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Cells 2016, 5(2), 28;

Atypical Rho GTPases of the RhoBTB Subfamily: Roles in Vesicle Trafficking and Tumorigenesis

School of Life Science and Technology, Changchun University of Science and Technology, Changchun 130022, China
Centre for Cardiovascular and Metabolic Research, Hull York Medical School, University of Hull, Cottingham Road, Hull, East Riding of Yorkshire HU6 7RX, UK
Author to whom correspondence should be addressed.
Academic Editor: Bor Luen Tang
Received: 17 May 2016 / Revised: 7 June 2016 / Accepted: 8 June 2016 / Published: 14 June 2016
(This article belongs to the Special Issue Regulation and Function of Small GTPases)
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RhoBTB proteins constitute a subfamily of atypical Rho GTPases represented in mammals by RhoBTB1, RhoBTB2, and RhoBTB3. Their characteristic feature is a carboxyl terminal extension that harbors two BTB domains capable of assembling cullin 3-dependent ubiquitin ligase complexes. The expression of all three RHOBTB genes has been found reduced or abolished in a variety of tumors. They are considered tumor suppressor genes and recent studies have strengthened their implication in tumorigenesis through regulation of the cell cycle and apoptosis. RhoBTB3 is also involved in retrograde transport from endosomes to the Golgi apparatus. One aspect that makes RhoBTB proteins atypical among the Rho GTPases is their proposed mechanism of activation. No specific guanine nucleotide exchange factors or GTPase activating proteins are known. Instead, RhoBTB might be activated through interaction with other proteins that relieve their auto-inhibited conformation and inactivated through auto-ubiquitination and destruction in the proteasome. In this review we discuss our current knowledge on the molecular mechanisms of action of RhoBTB proteins and the implications for tumorigenesis and other pathologic conditions. View Full-Text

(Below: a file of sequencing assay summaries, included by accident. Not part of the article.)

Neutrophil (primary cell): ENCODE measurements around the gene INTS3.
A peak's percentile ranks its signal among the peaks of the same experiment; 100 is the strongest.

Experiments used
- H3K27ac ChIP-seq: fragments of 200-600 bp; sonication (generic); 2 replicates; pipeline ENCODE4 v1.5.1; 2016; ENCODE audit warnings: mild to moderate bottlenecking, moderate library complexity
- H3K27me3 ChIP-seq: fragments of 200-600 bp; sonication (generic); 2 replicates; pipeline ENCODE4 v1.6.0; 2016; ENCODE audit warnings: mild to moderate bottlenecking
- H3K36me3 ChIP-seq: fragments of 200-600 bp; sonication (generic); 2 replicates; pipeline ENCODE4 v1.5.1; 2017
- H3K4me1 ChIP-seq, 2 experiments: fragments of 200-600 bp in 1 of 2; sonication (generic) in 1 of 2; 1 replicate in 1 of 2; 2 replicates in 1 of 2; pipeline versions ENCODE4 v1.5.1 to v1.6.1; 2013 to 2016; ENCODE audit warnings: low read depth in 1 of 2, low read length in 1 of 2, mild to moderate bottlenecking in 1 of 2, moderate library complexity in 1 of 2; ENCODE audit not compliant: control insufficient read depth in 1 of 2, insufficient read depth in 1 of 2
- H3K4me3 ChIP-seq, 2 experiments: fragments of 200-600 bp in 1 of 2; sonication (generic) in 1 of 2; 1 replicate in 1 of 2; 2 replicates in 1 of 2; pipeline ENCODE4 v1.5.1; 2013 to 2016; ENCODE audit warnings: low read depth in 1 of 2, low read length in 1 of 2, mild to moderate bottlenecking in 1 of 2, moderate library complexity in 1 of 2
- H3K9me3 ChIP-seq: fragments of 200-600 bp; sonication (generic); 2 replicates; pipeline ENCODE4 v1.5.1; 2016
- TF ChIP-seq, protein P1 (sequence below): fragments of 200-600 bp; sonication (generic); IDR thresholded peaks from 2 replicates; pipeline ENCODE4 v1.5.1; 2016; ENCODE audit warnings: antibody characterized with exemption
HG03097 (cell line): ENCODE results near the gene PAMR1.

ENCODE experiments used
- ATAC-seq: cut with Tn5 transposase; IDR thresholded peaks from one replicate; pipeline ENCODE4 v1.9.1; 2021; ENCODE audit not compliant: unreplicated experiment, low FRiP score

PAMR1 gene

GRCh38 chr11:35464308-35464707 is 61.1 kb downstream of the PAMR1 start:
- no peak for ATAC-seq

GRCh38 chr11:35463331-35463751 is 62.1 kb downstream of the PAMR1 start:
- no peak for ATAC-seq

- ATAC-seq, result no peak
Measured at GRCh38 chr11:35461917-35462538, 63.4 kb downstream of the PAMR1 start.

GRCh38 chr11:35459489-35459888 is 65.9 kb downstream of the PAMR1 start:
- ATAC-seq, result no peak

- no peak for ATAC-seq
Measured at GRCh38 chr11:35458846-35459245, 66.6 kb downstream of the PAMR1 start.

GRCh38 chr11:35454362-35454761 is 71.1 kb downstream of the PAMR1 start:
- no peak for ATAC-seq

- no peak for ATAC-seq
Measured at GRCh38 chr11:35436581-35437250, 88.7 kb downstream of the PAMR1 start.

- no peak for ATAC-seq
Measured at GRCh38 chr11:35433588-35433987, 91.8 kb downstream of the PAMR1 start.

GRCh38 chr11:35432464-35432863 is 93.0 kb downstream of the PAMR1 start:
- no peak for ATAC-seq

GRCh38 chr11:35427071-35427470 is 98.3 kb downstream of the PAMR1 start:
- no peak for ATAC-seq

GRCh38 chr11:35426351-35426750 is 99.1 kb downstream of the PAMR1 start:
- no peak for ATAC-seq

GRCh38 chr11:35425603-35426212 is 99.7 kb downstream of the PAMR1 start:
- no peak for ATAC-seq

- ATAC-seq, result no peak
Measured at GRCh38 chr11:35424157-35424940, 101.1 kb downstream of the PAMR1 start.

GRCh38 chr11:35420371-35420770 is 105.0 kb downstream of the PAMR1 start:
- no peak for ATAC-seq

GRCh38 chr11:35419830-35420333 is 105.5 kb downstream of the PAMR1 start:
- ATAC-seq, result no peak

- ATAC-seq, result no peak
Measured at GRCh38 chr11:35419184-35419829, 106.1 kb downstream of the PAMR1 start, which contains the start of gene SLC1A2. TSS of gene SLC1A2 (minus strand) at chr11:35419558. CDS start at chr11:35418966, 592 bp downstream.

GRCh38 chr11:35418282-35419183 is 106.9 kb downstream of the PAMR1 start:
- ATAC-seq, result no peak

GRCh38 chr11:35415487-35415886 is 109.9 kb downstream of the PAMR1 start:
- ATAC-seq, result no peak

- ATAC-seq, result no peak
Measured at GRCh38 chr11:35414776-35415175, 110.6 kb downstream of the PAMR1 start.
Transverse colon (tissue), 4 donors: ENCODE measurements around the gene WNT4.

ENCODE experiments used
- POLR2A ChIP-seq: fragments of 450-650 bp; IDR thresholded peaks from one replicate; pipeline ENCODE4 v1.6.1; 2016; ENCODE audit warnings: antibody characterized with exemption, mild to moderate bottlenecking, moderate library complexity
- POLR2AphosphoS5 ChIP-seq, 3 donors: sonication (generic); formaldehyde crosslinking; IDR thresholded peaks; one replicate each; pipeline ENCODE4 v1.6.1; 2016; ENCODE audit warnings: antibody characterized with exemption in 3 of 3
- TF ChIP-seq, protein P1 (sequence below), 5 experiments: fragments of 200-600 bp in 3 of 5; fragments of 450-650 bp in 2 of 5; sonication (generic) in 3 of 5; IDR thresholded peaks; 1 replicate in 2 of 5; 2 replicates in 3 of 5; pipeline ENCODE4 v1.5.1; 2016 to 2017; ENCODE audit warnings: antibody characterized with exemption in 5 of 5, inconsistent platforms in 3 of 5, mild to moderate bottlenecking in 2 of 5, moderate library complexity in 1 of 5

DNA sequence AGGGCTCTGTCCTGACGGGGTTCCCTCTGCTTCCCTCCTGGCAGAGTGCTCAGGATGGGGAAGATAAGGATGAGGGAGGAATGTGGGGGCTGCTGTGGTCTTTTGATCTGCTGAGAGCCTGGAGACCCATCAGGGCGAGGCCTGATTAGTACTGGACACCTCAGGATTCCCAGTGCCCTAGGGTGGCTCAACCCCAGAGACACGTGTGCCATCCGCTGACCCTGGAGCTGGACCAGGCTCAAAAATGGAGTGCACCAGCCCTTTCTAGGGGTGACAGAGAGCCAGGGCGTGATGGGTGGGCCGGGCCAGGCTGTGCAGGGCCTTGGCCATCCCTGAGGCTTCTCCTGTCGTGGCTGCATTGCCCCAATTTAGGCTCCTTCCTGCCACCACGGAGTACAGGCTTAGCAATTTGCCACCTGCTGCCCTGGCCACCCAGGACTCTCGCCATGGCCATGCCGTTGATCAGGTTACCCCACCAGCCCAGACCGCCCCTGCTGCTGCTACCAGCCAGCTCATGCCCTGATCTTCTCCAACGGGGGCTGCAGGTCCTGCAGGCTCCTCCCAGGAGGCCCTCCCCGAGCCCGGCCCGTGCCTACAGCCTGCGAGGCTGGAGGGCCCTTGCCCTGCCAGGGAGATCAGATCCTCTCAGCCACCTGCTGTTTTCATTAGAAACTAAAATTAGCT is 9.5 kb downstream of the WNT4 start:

Keywords: cullin; cyclin E; HIFα; Rab9; RhoBTB; tumor suppressor; ubiquitination cullin; cyclin E; HIFα; Rab9; RhoBTB; tumor suppressor; ubiquitination

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Ji, W.; Rivero, F. Atypical Rho GTPases of the RhoBTB Subfamily: Roles in Vesicle Trafficking and Tumorigenesis. Cells 2016, 5, 28.

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